Laure Berthaud is a believable heroine. Lund is a caricature of the obsessed loner, someone who really couldn't function in a police department. Berthaud is the true feminist icon, a professional who is both man and woman, embodying the best of both genders, but who happens to have been born with girl parts. She is superb creation, given perfect credibility by Caroline Proust.
As for Spiral as a whole, well like I said, it is an electrifying crime drama, complex and fascinating, and fascinatingly different from English alternatives. Think 'The Wire' but with dialogue you can actually understand and not weighed down by transatlantic hoopla. If by some tragedy you have failed to acknowledge the existence of BBC4 then you must grab a copy of this DVD set asap. You owe it to yourself.
P.S. There are blunders in the English subtitles. Does no-one take pride in their work anymore?
First things first, stick with it. The first two series are basically a gory bloodfest, where gruesome murders get solved, but in season 3, there are four more episodes and the characters' lives become so much more rounded and interesting. That interesting element continues on season 4. I'd probably mark 3 and 4 at five stars, with one and two at 3 or 4 stars.
This is very much like a French version of The Shield, so high praise indeed. You have a band of rough and ready Paris cops who do what needs to be done to solve a case, even if that means a little enhanced interrogation and evidence fabrication now and again. The leader is a tough little nyaff of a woman, who lives and breathes the job, but she's loyal to her motley crew of sidekicks. They inevitably need her help, as they're usually pretty stupid and get themselves into all sorts of unfortunate situations.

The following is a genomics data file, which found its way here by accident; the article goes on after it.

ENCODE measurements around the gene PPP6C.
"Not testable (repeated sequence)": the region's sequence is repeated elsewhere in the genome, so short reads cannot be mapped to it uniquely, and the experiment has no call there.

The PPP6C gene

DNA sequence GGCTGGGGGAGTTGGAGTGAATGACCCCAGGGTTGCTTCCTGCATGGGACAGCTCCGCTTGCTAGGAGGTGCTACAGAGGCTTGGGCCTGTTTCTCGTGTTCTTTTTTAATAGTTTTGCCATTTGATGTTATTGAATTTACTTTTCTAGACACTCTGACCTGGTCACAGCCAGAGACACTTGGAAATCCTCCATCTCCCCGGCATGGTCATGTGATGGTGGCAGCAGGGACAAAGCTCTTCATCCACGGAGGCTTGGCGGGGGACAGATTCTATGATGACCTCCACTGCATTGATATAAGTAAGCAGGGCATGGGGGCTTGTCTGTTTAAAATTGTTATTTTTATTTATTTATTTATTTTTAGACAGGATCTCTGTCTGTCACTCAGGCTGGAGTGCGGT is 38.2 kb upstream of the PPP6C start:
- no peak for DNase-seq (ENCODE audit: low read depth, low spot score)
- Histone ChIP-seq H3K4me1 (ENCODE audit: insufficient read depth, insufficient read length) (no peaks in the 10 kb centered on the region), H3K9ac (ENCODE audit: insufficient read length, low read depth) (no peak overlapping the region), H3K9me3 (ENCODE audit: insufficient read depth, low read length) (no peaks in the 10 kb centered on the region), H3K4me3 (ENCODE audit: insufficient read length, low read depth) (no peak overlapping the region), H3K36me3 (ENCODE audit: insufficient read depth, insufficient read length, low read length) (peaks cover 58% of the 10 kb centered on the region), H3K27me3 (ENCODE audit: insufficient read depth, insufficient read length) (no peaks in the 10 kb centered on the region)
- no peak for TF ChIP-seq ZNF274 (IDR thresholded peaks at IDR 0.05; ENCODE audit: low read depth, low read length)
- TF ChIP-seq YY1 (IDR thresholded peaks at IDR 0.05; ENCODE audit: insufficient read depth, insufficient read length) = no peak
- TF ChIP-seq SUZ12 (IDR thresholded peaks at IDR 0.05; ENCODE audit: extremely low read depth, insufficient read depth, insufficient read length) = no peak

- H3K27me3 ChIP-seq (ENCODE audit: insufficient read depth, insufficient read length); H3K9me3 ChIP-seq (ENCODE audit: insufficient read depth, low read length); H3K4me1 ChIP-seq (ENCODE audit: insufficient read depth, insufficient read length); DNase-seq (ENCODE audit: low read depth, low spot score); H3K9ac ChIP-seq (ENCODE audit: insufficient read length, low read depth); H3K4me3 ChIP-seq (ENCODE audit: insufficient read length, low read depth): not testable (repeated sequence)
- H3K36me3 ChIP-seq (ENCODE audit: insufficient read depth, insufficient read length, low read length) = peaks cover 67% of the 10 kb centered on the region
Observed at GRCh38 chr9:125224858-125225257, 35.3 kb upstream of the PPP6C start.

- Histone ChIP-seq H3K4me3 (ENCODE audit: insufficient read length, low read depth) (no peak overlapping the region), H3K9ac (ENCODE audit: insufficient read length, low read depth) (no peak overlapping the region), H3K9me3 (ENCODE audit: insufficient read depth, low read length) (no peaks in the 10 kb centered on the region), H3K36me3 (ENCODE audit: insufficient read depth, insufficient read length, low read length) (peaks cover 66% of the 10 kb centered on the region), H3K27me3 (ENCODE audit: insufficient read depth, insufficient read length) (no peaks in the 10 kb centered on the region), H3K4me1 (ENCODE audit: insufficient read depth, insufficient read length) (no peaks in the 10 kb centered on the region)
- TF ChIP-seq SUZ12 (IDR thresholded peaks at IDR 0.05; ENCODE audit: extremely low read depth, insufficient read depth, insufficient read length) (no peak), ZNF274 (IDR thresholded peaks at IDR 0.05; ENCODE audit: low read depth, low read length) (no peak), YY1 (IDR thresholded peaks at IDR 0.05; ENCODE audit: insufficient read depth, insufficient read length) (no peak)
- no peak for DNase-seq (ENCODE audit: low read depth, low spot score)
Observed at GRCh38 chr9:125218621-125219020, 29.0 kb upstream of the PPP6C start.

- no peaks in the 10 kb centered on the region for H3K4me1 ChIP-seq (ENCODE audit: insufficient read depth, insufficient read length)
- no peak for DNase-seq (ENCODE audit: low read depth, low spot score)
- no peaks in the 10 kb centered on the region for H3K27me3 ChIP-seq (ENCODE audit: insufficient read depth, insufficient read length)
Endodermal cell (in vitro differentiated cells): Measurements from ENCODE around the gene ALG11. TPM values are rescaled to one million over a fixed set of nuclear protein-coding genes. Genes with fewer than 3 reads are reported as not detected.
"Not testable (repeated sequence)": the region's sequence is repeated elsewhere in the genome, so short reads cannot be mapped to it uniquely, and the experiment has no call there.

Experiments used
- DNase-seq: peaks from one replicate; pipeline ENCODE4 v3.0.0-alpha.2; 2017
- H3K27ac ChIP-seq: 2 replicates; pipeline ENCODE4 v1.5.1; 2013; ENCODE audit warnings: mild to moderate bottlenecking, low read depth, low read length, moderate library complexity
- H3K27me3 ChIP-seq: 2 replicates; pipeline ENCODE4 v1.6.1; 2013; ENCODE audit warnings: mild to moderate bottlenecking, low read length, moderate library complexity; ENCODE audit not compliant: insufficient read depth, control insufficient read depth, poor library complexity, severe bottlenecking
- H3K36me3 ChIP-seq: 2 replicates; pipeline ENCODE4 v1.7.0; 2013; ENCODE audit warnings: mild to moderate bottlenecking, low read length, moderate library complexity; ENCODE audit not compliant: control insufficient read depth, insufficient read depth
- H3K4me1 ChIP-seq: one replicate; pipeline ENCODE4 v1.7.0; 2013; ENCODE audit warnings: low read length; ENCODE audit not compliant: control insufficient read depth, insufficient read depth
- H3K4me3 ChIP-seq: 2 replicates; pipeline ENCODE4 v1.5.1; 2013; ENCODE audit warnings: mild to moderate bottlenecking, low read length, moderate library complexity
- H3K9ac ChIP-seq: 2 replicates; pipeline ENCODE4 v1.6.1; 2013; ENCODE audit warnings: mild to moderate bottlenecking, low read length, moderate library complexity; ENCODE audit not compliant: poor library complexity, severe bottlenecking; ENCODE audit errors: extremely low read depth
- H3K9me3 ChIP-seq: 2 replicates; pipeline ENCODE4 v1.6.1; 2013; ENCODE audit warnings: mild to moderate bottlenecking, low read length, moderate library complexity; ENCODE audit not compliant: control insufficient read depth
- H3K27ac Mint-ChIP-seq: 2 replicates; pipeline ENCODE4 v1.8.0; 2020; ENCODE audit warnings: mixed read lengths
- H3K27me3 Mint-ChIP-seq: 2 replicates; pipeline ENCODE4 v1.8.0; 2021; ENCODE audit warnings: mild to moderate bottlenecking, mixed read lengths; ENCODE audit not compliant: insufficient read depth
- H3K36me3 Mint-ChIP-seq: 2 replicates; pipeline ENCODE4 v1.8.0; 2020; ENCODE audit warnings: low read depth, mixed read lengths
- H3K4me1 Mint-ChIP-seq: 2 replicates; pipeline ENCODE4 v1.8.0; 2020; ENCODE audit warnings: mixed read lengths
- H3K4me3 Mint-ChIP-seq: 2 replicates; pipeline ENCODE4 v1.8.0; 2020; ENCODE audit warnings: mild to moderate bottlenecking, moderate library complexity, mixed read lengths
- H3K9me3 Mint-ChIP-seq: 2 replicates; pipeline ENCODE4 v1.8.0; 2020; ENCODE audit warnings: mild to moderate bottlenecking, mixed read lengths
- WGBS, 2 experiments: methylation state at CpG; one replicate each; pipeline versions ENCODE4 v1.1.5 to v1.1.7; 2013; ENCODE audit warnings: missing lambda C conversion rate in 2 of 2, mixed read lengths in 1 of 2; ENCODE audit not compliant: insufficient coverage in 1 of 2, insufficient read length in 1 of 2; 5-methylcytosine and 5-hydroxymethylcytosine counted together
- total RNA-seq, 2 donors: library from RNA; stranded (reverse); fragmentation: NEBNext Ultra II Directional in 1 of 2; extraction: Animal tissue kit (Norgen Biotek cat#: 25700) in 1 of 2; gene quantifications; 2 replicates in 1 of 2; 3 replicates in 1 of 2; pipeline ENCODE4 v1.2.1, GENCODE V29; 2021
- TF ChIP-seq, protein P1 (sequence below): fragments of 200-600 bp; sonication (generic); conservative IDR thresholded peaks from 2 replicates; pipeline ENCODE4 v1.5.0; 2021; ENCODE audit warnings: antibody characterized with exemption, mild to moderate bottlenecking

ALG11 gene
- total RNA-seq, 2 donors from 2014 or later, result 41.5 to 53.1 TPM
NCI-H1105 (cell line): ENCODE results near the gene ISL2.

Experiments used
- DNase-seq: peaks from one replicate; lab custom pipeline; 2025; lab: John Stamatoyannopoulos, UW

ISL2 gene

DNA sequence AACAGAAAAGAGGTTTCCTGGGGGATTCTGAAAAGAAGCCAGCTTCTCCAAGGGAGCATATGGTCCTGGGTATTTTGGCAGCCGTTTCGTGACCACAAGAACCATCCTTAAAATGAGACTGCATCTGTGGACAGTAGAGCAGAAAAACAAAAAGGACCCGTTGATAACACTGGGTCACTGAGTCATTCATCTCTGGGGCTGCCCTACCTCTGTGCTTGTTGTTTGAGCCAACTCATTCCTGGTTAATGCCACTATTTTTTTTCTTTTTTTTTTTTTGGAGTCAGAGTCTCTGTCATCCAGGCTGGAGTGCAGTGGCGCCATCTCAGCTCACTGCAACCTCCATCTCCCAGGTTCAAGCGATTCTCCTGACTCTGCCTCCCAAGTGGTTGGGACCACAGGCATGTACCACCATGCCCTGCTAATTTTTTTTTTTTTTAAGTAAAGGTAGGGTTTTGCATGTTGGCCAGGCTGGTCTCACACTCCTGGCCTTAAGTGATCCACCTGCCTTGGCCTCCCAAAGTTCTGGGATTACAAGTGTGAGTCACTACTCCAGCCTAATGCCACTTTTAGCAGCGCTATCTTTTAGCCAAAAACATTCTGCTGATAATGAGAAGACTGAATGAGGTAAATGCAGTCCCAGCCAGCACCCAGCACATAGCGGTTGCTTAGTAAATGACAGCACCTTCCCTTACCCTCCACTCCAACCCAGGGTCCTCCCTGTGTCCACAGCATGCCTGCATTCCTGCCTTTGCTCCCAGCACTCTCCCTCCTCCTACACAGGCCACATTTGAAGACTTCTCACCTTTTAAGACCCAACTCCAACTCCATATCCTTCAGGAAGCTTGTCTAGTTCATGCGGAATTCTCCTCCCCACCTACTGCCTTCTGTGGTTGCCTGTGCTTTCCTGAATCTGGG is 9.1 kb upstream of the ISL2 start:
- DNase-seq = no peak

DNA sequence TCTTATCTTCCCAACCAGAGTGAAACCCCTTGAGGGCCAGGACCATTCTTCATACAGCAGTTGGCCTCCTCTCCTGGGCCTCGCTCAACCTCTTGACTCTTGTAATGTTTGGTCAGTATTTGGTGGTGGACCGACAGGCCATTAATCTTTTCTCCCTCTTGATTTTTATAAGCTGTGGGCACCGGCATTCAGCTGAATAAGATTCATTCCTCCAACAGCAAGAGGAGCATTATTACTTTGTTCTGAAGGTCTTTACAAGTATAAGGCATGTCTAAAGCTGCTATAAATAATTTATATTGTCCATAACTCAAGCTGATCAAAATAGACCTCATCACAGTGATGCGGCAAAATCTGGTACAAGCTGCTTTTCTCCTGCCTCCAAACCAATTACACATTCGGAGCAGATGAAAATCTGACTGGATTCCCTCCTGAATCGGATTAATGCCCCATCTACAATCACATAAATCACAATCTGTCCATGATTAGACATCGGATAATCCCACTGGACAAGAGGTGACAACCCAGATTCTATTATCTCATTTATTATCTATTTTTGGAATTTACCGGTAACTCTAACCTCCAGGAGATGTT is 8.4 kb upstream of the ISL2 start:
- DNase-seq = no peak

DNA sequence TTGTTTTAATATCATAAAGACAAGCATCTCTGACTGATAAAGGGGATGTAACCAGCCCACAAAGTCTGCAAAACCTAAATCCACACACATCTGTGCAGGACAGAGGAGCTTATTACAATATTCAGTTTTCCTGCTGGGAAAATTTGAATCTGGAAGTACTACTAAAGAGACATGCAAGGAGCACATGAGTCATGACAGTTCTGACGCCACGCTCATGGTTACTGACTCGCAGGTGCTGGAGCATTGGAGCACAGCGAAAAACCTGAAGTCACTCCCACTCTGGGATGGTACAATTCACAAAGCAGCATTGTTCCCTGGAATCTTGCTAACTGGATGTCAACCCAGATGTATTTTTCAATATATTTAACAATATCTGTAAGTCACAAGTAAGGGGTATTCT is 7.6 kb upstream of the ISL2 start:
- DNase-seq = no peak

There's also a lot of interaction with a very ambitious, not to mention borderline crooked, female defence lawyer, a hunky (says my wife) prosecutor and an investigating judge (forever known as Monsieur le Juge). The defence lawyer has the biggest role of the three, but the other two, particularly Monsieur le Juge, really blossom in season 3, to the benefit of the whole series.
Beware that this is gory and bloody beyond any CSI I've seen. There are close-ups of horribly mutilated bodies frequently shown and we tend to watch these bits from behind our hands with groans of "yuck".
I laughingly bought this hoping to improve my French, but despite being intermediate in study books, I only understand about 10% of what's said here. The more educated characters are relatively easy to understand, as they speak slowly and clearly, but the cops might as well be speaking Swahili for all I can pick up. However, they do seem to take a keen interest in Russian politics and Scottish actors, judging by the constant, passionate references to Putin and Connery.
To prove how much better this becomes by season three, we watched the first two in isolation, many months apart, but after watching season three another year later, we went straight into four, as we really felt like we cared a lot more about the characters by then. We look forward to season five now.
on 4 November 2011
Frankly, one of the best programmes I have ever seen. It is inevitably being compared with The Killing, but I for one would not want to choose between them.
I would endorse all the other plaudits and add just two comments. Firstly, it is pretty damn gruesome, not so much in showing the violence, but with the aftermath, particularly when the pathologists get involved, so be warned. Secondly, with series such as these they often seem to tire and become formulaic. Not a bit of it in this case - series 3 was for me the best of the lot, and the first two were great!